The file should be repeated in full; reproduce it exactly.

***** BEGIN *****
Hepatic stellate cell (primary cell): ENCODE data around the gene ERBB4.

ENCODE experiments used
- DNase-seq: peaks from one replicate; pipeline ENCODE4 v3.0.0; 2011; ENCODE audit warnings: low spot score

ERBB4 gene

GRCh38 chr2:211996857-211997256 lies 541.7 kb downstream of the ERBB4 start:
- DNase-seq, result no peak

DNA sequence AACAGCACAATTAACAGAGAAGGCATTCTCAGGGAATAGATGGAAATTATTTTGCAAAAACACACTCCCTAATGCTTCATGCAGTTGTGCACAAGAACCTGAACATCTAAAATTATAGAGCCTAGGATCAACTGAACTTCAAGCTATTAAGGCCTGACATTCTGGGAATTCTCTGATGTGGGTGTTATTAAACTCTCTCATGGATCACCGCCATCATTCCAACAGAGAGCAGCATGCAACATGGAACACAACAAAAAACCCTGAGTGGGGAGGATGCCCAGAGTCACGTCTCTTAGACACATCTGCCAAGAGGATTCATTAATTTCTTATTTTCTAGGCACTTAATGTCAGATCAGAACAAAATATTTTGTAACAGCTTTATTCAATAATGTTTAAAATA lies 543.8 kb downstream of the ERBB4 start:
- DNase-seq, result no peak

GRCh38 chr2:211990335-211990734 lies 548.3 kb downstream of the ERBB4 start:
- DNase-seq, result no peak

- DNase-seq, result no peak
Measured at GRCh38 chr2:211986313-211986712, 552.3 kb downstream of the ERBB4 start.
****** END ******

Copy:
Hepatic stellate cell (primary cell): ENCODE data around the gene ERBB4.

ENCODE experiments used
- DNase-seq: peaks from one replicate; pipeline ENCODE4 v3.0.0; 2011; ENCODE audit warnings: low spot score

ERBB4 gene

GRCh38 chr2:211996857-211997256 lies 541.7 kb downstream of the ERBB4 start:
- DNase-seq, result no peak

DNA sequence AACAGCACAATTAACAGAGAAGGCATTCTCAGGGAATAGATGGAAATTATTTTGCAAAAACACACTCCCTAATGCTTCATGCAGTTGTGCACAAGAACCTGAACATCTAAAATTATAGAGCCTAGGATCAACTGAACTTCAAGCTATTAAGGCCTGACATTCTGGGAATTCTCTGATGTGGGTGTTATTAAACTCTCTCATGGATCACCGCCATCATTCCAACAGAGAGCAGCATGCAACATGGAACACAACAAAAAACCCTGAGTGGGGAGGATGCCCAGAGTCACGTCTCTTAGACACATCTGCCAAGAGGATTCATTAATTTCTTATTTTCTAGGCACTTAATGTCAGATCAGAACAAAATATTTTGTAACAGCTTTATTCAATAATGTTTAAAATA lies 543.8 kb downstream of the ERBB4 start:
- DNase-seq, result no peak

GRCh38 chr2:211990335-211990734 lies 548.3 kb downstream of the ERBB4 start:
- DNase-seq, result no peak

- DNase-seq, result no peak
Measured at GRCh38 chr2:211986313-211986712, 552.3 kb downstream of the ERBB4 start.